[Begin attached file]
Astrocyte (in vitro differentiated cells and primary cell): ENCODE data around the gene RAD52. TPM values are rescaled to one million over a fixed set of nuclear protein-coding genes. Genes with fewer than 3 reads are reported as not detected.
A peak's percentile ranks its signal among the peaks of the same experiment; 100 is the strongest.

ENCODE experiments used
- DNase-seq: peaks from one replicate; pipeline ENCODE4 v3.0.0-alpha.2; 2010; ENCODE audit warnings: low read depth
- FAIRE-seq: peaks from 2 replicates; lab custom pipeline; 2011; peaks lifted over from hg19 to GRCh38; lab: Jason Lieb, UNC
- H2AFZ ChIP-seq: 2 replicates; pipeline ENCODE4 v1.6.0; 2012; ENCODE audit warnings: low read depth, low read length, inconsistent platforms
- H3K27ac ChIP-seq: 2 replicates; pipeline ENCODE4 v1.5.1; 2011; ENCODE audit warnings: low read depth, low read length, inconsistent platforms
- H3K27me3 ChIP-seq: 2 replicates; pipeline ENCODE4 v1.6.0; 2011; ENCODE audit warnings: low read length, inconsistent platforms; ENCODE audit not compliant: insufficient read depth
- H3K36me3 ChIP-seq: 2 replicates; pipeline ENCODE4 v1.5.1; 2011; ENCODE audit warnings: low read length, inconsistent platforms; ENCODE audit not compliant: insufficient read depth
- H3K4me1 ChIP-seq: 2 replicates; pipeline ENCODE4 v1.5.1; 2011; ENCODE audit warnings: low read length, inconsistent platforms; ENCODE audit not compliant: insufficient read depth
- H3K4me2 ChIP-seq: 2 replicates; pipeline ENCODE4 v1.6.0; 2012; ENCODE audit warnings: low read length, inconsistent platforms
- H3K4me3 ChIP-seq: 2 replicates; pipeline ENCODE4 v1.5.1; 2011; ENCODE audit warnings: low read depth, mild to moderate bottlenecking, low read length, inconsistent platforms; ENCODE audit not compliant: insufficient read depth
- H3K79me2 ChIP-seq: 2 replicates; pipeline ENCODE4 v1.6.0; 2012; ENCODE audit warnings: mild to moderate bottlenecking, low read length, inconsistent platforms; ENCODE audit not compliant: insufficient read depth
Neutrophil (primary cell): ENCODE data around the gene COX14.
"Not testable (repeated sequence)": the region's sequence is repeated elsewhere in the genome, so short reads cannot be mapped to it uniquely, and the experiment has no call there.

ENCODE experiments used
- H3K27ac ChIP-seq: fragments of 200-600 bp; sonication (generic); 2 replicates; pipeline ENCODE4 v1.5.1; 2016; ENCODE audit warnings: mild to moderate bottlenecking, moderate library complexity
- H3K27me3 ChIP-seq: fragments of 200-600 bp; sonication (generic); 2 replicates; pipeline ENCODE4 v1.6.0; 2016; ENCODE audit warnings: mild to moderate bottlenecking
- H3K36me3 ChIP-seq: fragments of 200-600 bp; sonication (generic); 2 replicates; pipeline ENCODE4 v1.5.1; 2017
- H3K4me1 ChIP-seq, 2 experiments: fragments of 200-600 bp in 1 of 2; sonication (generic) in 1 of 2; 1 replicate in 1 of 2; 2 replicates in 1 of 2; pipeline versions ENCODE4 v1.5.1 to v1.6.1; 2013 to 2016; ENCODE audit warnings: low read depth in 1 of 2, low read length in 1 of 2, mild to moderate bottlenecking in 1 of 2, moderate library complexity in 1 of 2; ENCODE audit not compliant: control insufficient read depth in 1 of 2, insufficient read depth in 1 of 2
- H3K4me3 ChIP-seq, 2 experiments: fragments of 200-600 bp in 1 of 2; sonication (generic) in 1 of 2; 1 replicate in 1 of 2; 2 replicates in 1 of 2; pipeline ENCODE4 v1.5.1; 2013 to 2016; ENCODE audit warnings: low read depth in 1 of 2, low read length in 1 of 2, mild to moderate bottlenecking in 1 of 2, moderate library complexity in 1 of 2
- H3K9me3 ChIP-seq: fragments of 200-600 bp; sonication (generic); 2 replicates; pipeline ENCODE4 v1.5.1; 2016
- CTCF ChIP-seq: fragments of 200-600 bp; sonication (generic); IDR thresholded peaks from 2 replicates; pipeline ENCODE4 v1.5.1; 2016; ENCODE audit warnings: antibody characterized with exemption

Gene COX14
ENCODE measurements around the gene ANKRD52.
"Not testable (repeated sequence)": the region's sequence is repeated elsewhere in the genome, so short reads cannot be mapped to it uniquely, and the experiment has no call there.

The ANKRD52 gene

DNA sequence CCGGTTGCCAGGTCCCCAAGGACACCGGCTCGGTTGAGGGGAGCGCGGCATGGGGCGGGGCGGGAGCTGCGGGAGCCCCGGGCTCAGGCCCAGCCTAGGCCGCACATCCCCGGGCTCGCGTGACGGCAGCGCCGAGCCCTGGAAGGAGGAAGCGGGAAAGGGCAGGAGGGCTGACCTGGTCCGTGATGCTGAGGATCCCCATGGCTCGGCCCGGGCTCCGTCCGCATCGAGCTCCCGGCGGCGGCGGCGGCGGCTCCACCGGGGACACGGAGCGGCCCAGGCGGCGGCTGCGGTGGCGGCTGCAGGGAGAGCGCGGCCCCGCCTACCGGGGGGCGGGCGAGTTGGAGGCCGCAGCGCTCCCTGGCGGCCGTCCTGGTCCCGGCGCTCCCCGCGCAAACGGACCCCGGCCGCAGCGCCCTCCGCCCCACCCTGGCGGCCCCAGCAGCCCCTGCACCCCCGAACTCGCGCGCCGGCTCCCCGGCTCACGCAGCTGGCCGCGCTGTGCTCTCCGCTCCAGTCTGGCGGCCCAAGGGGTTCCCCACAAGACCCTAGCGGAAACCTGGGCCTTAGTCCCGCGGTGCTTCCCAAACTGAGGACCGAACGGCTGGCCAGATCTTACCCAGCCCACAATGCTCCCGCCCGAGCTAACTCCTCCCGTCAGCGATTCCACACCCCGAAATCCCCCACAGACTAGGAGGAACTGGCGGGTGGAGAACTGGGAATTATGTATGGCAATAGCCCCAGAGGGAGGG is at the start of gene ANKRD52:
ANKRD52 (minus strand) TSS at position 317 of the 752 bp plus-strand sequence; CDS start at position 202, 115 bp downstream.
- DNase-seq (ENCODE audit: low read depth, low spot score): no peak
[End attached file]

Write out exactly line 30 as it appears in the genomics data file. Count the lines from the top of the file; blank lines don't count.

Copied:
- DNase-seq (ENCODE audit: low read depth, low spot score): no peak